Silver Spoons and Golden Genes
Advances in reproductive control over offspring DNA invite us to ask whether there is reason preserve a measure of genetic randomness in human reproduction. This Article defends one moral good of the natural lottery: genetic luck shores up the moral bonds on which social solidarity depends. The development of therapies to repair debilitating conditions before birth would be unequivocal cause for celebration. But we should be troubled, I suggest, by prenatal intervention into healthy traits like strength, memory, and intelligence.
Exploiting insights from behavioral economics, I argue that the present fact of genetic contingency, by attuning us to the influence of luck in our lives, provides a powerful reason for the privileged to share their fates with those who have less. But transferring the reins of genetic control from chance to choice would, by inflating our sense of entitlement for how our lives turn out, make it far more difficult than it already is today, I predict, to convince the successful that they should adopt a generous moral posture toward those who are less fortunate. I conclude that enhancement is worth resisting to the extent that it would recast biological inequality from a matter that we address collectively to one that we expect either parents to prevent or children to manage on their own.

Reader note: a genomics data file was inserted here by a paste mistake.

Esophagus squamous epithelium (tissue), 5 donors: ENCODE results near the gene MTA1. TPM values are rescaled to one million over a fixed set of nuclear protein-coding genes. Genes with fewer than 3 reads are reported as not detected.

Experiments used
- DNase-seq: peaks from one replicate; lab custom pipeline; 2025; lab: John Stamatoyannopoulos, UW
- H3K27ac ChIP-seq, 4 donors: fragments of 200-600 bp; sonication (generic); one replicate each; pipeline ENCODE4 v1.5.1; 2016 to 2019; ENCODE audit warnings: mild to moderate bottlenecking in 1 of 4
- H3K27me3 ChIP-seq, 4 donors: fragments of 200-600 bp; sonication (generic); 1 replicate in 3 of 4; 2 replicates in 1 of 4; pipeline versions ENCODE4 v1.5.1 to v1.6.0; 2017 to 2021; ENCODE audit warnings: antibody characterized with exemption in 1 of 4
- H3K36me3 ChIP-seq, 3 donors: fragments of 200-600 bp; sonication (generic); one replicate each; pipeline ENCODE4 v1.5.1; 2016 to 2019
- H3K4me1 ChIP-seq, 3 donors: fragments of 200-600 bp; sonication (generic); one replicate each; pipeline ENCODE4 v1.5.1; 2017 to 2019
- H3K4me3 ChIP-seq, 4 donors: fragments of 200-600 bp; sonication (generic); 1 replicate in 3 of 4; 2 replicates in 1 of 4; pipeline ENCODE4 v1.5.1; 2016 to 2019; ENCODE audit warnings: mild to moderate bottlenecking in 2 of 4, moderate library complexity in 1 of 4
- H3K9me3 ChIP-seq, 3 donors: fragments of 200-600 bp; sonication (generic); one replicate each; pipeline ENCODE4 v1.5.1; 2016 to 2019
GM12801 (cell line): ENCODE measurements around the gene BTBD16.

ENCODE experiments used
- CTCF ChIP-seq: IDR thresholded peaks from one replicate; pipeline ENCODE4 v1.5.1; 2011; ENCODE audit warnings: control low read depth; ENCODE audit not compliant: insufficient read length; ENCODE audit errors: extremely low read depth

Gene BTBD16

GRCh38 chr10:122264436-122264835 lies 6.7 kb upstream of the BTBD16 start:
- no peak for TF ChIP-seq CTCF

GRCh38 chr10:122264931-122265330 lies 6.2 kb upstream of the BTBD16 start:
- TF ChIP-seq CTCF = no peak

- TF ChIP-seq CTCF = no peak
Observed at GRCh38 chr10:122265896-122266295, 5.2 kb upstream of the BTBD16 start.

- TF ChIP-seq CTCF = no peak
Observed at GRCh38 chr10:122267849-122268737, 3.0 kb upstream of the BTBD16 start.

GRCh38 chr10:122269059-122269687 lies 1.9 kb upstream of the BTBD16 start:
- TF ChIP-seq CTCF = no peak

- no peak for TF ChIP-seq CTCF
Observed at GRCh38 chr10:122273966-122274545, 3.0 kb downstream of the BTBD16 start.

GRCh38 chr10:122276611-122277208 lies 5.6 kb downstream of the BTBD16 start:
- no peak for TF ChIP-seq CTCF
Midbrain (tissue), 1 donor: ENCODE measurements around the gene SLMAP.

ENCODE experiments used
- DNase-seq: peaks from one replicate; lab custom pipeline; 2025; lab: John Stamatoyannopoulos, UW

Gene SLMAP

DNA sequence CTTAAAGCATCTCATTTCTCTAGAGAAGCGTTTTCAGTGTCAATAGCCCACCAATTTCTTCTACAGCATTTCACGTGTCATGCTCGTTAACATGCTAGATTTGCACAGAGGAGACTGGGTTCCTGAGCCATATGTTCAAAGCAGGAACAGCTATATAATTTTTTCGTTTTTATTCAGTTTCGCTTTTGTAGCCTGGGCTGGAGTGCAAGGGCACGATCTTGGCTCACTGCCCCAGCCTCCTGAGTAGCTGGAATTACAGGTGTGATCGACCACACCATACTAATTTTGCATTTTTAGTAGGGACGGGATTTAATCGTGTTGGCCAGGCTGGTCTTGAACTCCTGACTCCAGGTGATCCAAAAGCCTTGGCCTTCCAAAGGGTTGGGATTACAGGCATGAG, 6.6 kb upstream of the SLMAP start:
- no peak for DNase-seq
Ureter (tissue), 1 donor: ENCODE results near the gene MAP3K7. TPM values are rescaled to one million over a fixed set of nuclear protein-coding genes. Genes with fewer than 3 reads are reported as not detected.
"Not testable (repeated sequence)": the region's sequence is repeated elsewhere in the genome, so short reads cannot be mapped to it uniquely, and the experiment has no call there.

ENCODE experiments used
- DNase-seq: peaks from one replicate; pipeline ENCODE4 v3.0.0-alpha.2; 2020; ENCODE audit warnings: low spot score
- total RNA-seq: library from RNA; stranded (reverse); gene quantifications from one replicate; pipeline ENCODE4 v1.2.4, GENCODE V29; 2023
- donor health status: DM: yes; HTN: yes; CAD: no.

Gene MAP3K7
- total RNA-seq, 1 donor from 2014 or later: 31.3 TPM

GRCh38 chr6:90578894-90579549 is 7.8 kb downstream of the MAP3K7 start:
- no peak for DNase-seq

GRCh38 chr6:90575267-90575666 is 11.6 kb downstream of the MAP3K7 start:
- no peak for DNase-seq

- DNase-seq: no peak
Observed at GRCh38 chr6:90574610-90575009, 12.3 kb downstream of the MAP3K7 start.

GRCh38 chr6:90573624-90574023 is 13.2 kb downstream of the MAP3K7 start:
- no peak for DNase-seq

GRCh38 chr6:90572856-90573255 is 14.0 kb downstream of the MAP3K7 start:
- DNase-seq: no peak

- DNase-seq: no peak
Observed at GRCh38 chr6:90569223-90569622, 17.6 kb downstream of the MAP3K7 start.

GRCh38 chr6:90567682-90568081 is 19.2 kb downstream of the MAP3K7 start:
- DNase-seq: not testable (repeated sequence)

Digital USD Citation
Fox, Dov, "Silver Spoons and Golden Genes" (2007). Institute on Law and Philosophy. 103.